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Madame Web: Superheroes don’t always wear capes

Daniel DeFabio, is dad to Lucas, who had the rare disease Menkes Syndrome. Here he shares his thoughts on Madame Web—a superhero film with RARE parenting at its heart

Written by Daniel DeFabio,The Disorder Channel

If you’ve seen reviews of Marvel’sMadame Web(2024), it was likely a negative review. This review is different. Madame Web is a rare disease film. (Spoilers ahead!) The film begins in 1973 with a mother-to-be on a quest in the jungle of Peru to find a rare spider which has a venom which may cure many diseases. What we don’t learn until an hour and twenty minutes into the film is that this mom, Constance Webb (Kerry Bishé of Halt and Catch Fire), is a rare disease mom willing to do anything to find a cure for her child.

Constance Webb, the rare disease mom in Madame Web. Credit: Sony Pictures Entertainment

Her daughter Cassie was diagnosed in utero with myasthenia gravis and like so many rare disease moms the doctors told her there was nothing to be done about it. There is no cure and the doctor has little else to offer besides tissues for her tears. And also like so many rare disease moms, Constance does not accept that answer. “I’m unwilling to accept a diagnosis of helplessness,” she tells her doctor. Instead she sets out to find the cure herself. She is a mom who doesn’t “have time to rest.”

Myasthenia gravis (MG) is an autoimmune disorder in which communication between nerves and muscles break down, and the skeletal muscles grow weaker.1 The doctor in Madame Web describes it as a “genetic neuromuscular disorder. Life expectancy varies.” However, according to John Hopkins Medicine, “the cause of myasthenia gravis is unknown and there is no cure, but early detection and prompt medical management can help people live longer, more functional lives”.1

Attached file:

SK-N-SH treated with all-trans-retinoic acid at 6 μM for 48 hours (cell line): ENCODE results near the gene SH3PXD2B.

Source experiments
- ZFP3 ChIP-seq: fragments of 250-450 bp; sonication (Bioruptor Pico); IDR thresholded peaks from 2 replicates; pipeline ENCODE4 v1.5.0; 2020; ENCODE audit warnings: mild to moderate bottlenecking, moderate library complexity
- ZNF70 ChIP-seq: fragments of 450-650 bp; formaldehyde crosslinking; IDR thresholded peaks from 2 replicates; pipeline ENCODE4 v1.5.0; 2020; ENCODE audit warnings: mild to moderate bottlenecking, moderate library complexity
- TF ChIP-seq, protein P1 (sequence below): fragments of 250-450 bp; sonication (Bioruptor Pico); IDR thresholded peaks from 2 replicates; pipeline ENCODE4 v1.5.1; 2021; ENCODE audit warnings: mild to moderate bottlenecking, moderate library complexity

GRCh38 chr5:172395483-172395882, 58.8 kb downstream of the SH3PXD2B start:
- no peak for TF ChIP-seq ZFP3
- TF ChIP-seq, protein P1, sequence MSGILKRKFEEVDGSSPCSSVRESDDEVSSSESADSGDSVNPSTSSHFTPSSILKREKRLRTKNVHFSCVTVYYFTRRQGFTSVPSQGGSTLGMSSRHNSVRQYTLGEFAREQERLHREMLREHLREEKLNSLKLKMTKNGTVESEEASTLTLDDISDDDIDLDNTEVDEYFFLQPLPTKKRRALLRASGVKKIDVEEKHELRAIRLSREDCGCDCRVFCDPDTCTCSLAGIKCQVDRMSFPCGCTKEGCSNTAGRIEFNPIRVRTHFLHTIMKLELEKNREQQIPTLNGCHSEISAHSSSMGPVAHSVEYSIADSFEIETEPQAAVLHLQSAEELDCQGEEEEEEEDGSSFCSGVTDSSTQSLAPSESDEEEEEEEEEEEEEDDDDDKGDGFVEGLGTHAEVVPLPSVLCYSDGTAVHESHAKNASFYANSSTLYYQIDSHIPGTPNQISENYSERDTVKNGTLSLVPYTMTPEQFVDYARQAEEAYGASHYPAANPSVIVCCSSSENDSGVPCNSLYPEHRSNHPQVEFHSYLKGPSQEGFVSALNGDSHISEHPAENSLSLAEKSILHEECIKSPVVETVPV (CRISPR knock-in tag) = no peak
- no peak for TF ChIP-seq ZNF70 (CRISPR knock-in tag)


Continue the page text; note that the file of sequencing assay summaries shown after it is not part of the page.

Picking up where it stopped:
I can imagine the scriptwriters taking an imaginative leap from the real symptoms of myasthenia gravis to land on the fictional ability of pre-cognition we see in Cassie, following a well-established comic book trope of turning a disability into a superpower.

Part of what is called the Spider-Verse, the world of films connected to Spider-Man comic book characters, Madame Web applies a meaningful twist to the most important line from Spider-Man lore. “With great power comes great responsibility” is probably the most famous line from comic books. It’s an especially important concept for a teenage Peter Parker to grapple with. But in Madame Web we hear instead: “When you take on the responsibility, great power will come.”

“When you take on the responsibility, great power will come.”

This struck me as very apt advice, not just for the title character Madame Web/Cassie Webb (Dakota Johnson of Fifty Shades of Grey), but for her mother. It’s reassuring advice for any new parent and especially needed advice for a rare disease mom or dad wondering how they will handle the challenges of complex medical care. In our more mundane lives off-screen it boils down to something like: “You’ll be surprised by what you are capable of when you have to do it for someone you love.”

In my own experience as dad to Lucas, who had the rare disease Menkes syndrome, many people were kind enough to say things like “You’re doing an extraordinary job caring for him.” And while the compliment was nice, my reaction was dismissive. I considered what my wife and I did to be very ordinary. We were simply caring for our child, following the instincts everyone does when they care for a child.

Constance is told by the Peruvian native man who midwifes her daughter’s birth that for the baby, Cassie, “Her journey will not be easy. But she is strong.” How much better a message is this than what so many rare parents have heard instead: “Go home and love your child.”

This mystic midwife man also offers, “There are powers you don’t know you are capable of.” I know so many rare parents who feel that. Things we never could have imagined doing, we do routinely.

I think the reasons for the poor reviews of Madame Web and its poor performance at the box office centre on how little time we get with superheroes in their suits. Despite bringing us the feature film debuts of four new spider-women, we get only about five minutes of screen time with them suited up to fight the bad guy.